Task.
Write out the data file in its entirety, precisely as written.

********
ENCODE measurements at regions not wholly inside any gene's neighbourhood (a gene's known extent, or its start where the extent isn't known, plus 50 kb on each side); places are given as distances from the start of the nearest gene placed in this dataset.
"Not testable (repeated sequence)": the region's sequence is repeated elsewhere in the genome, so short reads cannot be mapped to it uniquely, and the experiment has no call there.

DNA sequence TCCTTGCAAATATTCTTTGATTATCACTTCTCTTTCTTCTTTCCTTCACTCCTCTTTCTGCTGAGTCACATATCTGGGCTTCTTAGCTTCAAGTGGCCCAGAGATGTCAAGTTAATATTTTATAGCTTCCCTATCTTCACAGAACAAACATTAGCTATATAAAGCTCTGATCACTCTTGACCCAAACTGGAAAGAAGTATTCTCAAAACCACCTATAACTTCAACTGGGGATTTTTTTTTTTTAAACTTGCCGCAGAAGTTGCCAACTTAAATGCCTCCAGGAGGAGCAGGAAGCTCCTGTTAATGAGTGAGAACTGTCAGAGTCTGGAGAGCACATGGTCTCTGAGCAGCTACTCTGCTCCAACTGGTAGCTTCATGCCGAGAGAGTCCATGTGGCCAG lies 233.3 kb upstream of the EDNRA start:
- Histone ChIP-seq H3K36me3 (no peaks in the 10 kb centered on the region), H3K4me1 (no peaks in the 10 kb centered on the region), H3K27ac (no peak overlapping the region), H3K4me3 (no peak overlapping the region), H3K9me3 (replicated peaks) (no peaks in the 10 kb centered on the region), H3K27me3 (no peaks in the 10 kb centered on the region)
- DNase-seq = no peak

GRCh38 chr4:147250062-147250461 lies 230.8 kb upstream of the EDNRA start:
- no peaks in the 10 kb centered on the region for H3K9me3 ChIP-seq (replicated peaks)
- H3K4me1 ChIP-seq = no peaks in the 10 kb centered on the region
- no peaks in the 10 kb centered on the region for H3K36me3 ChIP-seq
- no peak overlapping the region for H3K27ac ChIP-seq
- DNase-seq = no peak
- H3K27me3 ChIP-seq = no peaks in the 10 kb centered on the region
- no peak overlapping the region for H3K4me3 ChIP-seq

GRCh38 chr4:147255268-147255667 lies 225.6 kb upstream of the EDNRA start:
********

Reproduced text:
ENCODE measurements at regions not wholly inside any gene's neighbourhood (a gene's known extent, or its start where the extent isn't known, plus 50 kb on each side); places are given as distances from the start of the nearest gene placed in this dataset.
"Not testable (repeated sequence)": the region's sequence is repeated elsewhere in the genome, so short reads cannot be mapped to it uniquely, and the experiment has no call there.

DNA sequence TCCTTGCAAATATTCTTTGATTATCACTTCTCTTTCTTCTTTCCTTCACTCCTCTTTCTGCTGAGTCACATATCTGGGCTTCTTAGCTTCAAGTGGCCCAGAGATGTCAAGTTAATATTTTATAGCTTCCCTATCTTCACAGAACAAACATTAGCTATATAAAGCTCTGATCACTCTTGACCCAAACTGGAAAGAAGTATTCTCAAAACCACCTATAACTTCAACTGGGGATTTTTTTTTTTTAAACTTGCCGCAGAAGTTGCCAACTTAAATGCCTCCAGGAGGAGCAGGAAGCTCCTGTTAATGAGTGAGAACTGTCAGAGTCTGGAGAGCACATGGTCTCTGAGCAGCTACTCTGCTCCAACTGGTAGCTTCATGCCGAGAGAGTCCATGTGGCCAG lies 233.3 kb upstream of the EDNRA start:
- Histone ChIP-seq H3K36me3 (no peaks in the 10 kb centered on the region), H3K4me1 (no peaks in the 10 kb centered on the region), H3K27ac (no peak overlapping the region), H3K4me3 (no peak overlapping the region), H3K9me3 (replicated peaks) (no peaks in the 10 kb centered on the region), H3K27me3 (no peaks in the 10 kb centered on the region)
- DNase-seq = no peak

GRCh38 chr4:147250062-147250461 lies 230.8 kb upstream of the EDNRA start:
- no peaks in the 10 kb centered on the region for H3K9me3 ChIP-seq (replicated peaks)
- H3K4me1 ChIP-seq = no peaks in the 10 kb centered on the region
- no peaks in the 10 kb centered on the region for H3K36me3 ChIP-seq
- no peak overlapping the region for H3K27ac ChIP-seq
- DNase-seq = no peak
- H3K27me3 ChIP-seq = no peaks in the 10 kb centered on the region
- no peak overlapping the region for H3K4me3 ChIP-seq

GRCh38 chr4:147255268-147255667 lies 225.6 kb upstream of the EDNRA start: